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Tanganyika: Africa’s mecca for liberation movements

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    By JOHN NYOKA, 28th November 2011 @ 16:00, Total Comments: 0, Hits: 996

    The Namibian President, Hifikepunye Pohamba like other Southern Africa leaders lived in Dar es Salaam, Tanzania, during the liberation struggle. More specific for Pohamba, Tanganyika’s Independence Day, December 9, 1961 is reminiscent to his arrival in Dar es Salaam through Sumbawanga, Mpanda, and Tabora to Dar es Salaam by train.

    As a freedom fighter, Pohamba and his predecessor Dr Sam Nujoma would not talk of their country’s liberation without mentioning the role Tanganyika played during the struggle. Even after independence, Namibia continued to cooperate with Tanganyika in capacity building and in the provision of necessary services to that country.

    I will not be surprised to see the Namibian Head of State take part in the celebrations of our independence come December 9, 2011, in Dar es Salaam. Talk to Mzee Nujoma, he will tell you how he escaped from Windhoek through Botswana, (then Bechuanaland), Zambia to Mbeya in Tanganyika. With photographic memory he would mention all those who helped him from Mbeya to Njombe where he went hiding before coming to Dar es Salaam.

    When Nujoma came to Tanzania in 2004 to bid farewell to Tanzanians as Head of State of Namibia giving way to President Pohamba, he flew from Dar es Salaam to Mbeya accompanied by the then Tanzania Minister of Foreign Affairs, Mr Jakaya Kikwete (now the President of the United Republic of Tanzania). President Nujoma used the occasion to thank Mbeya residents for receiving him when he made his first entry to Tanganyika in 1960.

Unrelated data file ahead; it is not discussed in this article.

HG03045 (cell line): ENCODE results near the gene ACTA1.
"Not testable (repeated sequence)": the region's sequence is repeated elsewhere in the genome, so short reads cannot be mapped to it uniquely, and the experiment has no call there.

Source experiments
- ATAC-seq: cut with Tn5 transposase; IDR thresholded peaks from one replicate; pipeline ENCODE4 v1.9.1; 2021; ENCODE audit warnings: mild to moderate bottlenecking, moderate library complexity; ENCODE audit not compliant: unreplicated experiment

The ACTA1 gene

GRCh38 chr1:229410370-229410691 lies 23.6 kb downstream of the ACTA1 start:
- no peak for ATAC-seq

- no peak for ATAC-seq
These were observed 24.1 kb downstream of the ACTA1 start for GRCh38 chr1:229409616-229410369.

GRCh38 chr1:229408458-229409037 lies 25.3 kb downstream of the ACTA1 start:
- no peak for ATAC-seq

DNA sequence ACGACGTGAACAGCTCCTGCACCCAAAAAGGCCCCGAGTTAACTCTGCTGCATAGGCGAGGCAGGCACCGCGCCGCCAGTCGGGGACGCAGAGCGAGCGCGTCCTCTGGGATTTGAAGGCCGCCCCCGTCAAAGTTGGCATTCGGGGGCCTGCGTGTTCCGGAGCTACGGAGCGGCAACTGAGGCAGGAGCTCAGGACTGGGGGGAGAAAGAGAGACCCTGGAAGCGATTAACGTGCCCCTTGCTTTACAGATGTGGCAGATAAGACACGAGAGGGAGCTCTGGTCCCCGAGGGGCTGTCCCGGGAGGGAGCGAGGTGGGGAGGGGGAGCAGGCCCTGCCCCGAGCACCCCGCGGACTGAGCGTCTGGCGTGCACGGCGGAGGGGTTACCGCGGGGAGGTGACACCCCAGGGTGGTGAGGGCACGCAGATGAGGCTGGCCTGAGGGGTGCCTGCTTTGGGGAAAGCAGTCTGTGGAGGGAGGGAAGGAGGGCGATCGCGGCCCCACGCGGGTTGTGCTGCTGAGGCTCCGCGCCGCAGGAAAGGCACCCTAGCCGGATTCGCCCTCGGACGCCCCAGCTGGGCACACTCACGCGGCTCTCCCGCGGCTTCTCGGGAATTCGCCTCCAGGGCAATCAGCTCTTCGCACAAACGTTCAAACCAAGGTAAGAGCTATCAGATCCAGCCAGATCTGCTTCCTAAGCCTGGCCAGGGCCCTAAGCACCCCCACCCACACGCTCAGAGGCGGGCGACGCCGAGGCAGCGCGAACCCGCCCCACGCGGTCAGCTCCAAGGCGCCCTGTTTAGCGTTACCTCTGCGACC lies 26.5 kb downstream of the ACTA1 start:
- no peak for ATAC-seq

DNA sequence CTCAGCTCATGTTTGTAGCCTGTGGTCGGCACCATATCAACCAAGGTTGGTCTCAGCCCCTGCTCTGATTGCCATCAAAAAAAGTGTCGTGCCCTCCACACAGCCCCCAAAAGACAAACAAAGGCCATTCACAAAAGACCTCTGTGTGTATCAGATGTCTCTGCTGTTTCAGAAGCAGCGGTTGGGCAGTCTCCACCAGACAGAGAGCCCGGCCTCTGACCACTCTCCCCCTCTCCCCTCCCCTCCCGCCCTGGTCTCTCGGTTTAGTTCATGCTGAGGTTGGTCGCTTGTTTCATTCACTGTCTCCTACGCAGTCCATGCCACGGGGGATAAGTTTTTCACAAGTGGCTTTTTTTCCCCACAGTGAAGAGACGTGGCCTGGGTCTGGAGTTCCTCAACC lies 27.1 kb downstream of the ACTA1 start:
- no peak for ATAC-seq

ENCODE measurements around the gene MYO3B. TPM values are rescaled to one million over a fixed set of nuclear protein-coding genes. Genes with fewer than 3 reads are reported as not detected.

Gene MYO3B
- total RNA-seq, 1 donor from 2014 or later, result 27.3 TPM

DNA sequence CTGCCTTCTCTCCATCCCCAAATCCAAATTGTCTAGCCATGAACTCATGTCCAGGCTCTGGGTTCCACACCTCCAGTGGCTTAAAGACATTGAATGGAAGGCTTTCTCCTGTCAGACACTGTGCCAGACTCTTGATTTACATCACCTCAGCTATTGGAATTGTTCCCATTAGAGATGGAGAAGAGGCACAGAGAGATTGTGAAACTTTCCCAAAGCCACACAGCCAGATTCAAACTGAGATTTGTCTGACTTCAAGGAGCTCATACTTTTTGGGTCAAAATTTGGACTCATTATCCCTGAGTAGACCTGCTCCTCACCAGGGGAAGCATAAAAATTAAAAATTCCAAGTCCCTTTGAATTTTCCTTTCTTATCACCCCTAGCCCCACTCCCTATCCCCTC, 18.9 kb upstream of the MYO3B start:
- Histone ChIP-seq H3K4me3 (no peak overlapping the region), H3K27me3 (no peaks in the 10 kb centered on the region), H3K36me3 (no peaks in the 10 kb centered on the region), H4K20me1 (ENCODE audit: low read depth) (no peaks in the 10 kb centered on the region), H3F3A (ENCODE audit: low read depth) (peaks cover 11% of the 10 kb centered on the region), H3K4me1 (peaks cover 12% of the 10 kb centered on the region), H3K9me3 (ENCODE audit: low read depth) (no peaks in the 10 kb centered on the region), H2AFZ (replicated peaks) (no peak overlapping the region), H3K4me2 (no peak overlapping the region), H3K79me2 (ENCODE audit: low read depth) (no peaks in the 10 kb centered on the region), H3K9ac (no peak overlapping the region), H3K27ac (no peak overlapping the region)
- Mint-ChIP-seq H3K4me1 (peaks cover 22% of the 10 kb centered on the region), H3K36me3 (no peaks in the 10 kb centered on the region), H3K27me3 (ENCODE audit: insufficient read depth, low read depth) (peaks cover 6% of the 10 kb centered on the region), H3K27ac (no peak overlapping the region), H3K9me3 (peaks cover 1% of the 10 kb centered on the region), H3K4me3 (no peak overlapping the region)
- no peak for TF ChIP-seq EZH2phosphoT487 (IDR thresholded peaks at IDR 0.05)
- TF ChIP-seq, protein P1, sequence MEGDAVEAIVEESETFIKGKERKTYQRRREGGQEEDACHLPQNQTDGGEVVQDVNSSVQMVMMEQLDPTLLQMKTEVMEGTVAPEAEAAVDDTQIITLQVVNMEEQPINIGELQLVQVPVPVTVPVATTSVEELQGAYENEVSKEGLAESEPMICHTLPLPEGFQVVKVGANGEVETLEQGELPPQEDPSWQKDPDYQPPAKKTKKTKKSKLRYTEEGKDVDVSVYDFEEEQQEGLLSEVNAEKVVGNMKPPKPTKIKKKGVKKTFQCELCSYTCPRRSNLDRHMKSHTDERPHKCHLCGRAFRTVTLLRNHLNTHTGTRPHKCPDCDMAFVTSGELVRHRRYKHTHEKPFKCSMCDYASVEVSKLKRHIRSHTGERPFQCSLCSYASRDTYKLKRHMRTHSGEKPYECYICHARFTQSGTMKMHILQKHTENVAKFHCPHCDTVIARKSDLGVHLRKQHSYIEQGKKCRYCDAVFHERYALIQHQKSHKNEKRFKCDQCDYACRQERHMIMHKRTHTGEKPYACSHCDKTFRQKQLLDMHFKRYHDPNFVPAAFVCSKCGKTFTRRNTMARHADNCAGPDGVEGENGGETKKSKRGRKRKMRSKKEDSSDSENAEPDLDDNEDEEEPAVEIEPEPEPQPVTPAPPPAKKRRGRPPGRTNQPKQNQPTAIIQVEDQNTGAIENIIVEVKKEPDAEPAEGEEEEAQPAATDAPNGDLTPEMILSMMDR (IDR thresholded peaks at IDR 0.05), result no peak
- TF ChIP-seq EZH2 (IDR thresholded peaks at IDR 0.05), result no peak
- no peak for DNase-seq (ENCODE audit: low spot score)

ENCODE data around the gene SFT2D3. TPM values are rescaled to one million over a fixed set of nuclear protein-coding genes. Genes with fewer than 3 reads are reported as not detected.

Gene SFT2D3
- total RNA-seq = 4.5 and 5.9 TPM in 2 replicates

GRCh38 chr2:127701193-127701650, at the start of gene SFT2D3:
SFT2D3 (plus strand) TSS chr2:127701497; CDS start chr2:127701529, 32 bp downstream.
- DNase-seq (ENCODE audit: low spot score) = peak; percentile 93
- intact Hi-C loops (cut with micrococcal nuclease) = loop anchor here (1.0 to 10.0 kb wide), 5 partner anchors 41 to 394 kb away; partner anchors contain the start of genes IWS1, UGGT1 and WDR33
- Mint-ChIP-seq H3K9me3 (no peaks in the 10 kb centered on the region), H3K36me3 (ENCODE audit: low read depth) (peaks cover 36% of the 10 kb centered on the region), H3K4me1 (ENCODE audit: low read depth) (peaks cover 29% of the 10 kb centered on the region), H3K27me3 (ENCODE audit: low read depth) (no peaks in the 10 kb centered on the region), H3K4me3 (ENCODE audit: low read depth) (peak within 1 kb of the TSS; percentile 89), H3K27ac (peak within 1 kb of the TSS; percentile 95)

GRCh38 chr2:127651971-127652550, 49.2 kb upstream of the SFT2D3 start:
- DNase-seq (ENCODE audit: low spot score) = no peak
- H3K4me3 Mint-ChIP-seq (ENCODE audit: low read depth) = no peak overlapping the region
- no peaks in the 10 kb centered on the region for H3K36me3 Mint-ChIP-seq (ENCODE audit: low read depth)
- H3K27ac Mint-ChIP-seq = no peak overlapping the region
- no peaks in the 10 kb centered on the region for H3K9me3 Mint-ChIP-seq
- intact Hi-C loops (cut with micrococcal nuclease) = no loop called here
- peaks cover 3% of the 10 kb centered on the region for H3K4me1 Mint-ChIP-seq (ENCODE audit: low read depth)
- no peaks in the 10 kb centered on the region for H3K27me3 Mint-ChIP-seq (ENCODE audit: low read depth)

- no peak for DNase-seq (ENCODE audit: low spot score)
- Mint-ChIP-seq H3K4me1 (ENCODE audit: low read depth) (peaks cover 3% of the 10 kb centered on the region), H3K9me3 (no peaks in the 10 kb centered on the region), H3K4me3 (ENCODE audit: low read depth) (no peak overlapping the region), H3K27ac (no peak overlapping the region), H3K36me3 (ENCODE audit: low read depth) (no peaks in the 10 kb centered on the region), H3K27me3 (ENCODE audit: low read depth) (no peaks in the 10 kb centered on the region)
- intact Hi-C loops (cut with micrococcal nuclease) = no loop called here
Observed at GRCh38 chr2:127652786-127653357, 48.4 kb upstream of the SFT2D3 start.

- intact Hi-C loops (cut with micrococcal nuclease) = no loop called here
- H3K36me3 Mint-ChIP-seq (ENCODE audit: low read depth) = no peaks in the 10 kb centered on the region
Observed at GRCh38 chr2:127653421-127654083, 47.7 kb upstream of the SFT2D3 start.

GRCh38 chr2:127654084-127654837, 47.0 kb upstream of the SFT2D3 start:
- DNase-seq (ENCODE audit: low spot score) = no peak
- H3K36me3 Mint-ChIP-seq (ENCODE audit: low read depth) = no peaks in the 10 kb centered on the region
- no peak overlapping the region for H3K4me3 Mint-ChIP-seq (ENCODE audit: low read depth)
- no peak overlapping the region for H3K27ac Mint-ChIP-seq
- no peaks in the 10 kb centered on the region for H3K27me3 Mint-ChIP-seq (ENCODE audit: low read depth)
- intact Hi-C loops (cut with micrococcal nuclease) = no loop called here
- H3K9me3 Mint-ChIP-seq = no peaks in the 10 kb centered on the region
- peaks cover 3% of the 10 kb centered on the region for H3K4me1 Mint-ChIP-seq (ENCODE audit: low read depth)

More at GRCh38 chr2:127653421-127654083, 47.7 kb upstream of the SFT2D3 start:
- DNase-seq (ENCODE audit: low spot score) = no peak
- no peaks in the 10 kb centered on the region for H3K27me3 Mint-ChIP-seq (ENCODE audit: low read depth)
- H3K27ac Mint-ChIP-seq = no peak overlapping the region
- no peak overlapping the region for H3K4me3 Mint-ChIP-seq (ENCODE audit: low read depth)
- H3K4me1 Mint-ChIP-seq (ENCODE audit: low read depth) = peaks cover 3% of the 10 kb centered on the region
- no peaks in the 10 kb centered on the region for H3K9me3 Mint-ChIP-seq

In reciprocal, Mbeya residents accorded him an elder’s status of the Wanyakyusa as he narrated to them how he had made it to Mbeya in those difficult days and mentioned by name the people from Mbeya who helped him on his way to Dar es Salaam. In his book, “How others wavered” Dr Nujoma tells a story on how he travelled to other countries using the Tanganyika Passport.

    Tanganyika’s independence was pivotal to the liberation of several countries particularly the South African countries. We used to see by then Kilimanjaro Hotel being a beehive of activities related to liberation struggle meetings. It is only freedom fighters who can testify this because we lived with them here as freedom fighters. They included Mozambicans, Zimbabweans, Namibians, Angolans, and South Africans.

    I was fortunate to live with Namibians for over ten years in Windhoek after the liberation of their country. I know how they feel when you talk of Dar es Salaam or Nyerere. No wonder there are several young Nyereres in Namibia. The current Namibians who include those known as born free (born after independence) have indeed been what we call vibrant democratic freedom of talking.